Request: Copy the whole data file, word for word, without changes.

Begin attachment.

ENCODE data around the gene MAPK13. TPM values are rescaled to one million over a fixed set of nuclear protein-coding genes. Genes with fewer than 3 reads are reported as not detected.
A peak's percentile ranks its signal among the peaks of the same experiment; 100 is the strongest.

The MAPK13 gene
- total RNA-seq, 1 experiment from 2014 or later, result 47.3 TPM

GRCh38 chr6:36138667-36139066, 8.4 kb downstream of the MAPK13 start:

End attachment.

ENCODE data around the gene MAPK13. TPM values are rescaled to one million over a fixed set of nuclear protein-coding genes. Genes with fewer than 3 reads are reported as not detected.
A peak's percentile ranks its signal among the peaks of the same experiment; 100 is the strongest.

The MAPK13 gene
- total RNA-seq, 1 experiment from 2014 or later, result 47.3 TPM

GRCh38 chr6:36138667-36139066, 8.4 kb downstream of the MAPK13 start: